How Gears of War used Splunk's data analytics and artificially intelligent bots to pinpoint game crashes

The studio behind the hugely popular Xbox game Gears of War is using AI bots and data analytics to cut down on in-game crashes.

Phil Cousins is principal engineer at The Coalition, the first-party Microsoft that makes the Gears of War series, and it's his job to bring together the artistic elements of the games and the technical side to make sure it runs up to speed across both PC and Xbox. Cousins wants to use data and analytics to catch problems with the game before the end user does.

Starting small

Cousins’ team uses a complex stack of tools including out-of-the-box products like Adobe Photoshop, Unreal Engine, and Visual Studio along with its own custom software, plus anything coming in from its dozens of outsourcing partners. But logging formats vary from tool to tool, and this creates problems.

Splunk solved a lot of these issues for The Coalition. Speaking at Splunk's .conf user conference this week, Cousins said Splunk provided four features the team really liked.

"The first was that we require no centralised schema for our logs," he explains. "There was also a vast array of universal plugins to get that data flowing instantly without having to write a bunch of stuff. Then there was great searching and visualisation, and lastly it was easy to create alerts and reports for when our servers went down."

In short: "We could start to see key insights into a lot of our tools which we couldn’t before."

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Naturally the studio started small, setting up an instance of Splunk and treating it like an IT operations manager would, feeding it well-formatted logs for things like disks, CPU, network and P4Admin to react quicker to errors.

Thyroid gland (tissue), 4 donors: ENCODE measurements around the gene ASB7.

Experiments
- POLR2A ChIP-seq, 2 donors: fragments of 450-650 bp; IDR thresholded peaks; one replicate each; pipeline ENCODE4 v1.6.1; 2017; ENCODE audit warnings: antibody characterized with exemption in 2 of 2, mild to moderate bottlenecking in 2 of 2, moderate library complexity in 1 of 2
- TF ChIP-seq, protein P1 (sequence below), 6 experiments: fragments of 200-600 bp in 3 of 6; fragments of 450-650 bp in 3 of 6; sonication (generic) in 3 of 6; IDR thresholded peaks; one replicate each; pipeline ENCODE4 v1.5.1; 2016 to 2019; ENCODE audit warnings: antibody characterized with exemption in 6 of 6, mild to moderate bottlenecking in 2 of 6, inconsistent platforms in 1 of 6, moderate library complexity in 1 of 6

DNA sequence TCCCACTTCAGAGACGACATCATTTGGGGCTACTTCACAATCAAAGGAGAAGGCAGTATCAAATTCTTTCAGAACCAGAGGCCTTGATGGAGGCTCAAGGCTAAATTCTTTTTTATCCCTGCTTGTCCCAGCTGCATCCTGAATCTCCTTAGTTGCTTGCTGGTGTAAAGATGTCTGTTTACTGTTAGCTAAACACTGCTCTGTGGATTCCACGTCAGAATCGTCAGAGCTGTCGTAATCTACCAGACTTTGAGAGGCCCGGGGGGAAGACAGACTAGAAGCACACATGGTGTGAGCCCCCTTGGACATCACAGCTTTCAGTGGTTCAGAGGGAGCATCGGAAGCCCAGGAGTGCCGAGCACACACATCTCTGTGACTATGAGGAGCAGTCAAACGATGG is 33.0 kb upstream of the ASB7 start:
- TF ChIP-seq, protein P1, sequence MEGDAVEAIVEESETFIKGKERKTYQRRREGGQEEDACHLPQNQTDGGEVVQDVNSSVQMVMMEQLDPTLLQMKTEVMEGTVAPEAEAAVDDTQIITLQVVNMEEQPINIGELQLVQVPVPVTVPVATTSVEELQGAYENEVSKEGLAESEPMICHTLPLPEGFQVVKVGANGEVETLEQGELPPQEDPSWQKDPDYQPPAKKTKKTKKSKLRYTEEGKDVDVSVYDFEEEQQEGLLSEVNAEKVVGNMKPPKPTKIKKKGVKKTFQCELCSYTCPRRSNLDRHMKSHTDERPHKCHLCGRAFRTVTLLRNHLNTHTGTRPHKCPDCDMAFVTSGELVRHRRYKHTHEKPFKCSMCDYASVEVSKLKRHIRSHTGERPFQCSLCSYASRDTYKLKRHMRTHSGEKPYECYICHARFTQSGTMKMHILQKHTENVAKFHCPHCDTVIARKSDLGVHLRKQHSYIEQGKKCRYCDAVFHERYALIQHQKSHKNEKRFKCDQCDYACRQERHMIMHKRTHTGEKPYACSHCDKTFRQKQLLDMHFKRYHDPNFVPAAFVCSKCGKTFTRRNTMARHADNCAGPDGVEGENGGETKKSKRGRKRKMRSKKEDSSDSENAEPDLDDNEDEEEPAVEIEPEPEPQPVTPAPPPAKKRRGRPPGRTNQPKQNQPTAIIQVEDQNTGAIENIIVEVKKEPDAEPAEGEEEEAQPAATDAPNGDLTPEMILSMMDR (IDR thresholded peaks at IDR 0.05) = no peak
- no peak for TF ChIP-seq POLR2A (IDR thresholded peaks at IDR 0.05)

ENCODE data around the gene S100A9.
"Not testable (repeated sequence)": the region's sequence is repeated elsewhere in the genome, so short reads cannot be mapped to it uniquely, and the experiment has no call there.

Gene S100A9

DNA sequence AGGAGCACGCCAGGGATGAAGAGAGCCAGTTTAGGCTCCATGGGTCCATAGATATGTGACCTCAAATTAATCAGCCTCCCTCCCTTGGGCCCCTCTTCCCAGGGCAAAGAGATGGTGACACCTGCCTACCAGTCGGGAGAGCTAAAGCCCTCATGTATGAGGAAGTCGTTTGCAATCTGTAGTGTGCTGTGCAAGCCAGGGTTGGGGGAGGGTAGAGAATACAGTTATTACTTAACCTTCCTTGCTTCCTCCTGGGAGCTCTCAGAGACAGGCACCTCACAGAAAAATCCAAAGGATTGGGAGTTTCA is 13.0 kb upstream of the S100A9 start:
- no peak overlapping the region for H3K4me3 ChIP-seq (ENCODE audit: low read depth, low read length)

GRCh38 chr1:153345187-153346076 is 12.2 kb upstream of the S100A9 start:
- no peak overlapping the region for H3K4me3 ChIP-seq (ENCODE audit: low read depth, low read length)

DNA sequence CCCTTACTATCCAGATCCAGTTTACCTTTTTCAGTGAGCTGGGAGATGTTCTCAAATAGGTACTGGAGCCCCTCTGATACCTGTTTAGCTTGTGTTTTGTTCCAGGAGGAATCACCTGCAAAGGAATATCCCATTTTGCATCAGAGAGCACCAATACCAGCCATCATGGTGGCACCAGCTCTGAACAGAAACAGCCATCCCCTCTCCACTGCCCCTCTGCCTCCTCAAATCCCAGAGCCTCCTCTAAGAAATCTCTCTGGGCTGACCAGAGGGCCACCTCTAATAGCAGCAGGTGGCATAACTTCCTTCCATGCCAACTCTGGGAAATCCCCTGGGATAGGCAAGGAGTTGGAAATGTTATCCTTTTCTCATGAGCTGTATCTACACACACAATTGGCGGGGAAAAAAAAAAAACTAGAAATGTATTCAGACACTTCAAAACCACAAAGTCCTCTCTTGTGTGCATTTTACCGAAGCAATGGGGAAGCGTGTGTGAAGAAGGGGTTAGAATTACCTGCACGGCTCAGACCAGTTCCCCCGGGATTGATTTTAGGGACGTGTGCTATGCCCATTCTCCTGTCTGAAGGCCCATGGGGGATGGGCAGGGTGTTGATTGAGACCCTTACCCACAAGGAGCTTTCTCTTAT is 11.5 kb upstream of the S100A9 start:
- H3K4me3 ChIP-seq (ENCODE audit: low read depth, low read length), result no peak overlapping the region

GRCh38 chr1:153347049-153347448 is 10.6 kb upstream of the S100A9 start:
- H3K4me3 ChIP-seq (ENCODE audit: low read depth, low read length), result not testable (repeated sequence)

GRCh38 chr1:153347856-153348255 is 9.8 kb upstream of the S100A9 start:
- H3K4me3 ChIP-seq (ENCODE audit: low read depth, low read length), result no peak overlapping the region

Cousins says that once the studio had implemented Splunk for logging operational data others in the company started asking about reports. It has since increased the Splunk licence to allow for the ingestion of 40GB of data a day, which will set you back roughly £1200 per gigabyte per year on a perpetual licence.

The challenge for Cousins and his team was to get these into a format from which they could take actionable insights rather than as a technical dashboard.

Cousins says the team tweaked the metrics into things the company knew would be relevant to people like designers, artists and quality assurance people. "So these became frames-per-second, memory usage, crashes and test coverage, if someone had actually been to an area in the game," he says.

Bots at war

The Coalition derives relevant game data by using machine learning to spin up artificially intelligent bot players to run through the game during out of office hours, with the log data ready for the engineers in the morning.

"We actually play multiple versus tests in a multiplayer game where we spin up ten bots that play against each other, and hoard mode which we run through fifty waves," Cousins says. "It can do the entire coverage now of a quality assurance (QA) team by itself."

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Then to get this into a format that designers and engineers could understand the studio built its own Splunk app based on IT Service Intelligence. The dashboard features the same metrics to explore, plus a heat map to show where errors are occurring, so engineers can jump to that point in the game and investigate.

Teething problems

The early teething problems with Splunk mainly revolved around The Coalition’s topography. Cousins had some advice for anyone starting out with Splunk to avoid the mistakes he made.

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He explains: "Our indexes started falling behind as we started throwing more data at it. So we rebuilt our topology to have a single search head and a bunch of indexes that index on separate machines. Then we have a separate license deployment server and a bunch of forwarders with SQL server on the side which we inject into."


Copyright © 2016 IDG Communications, Inc.

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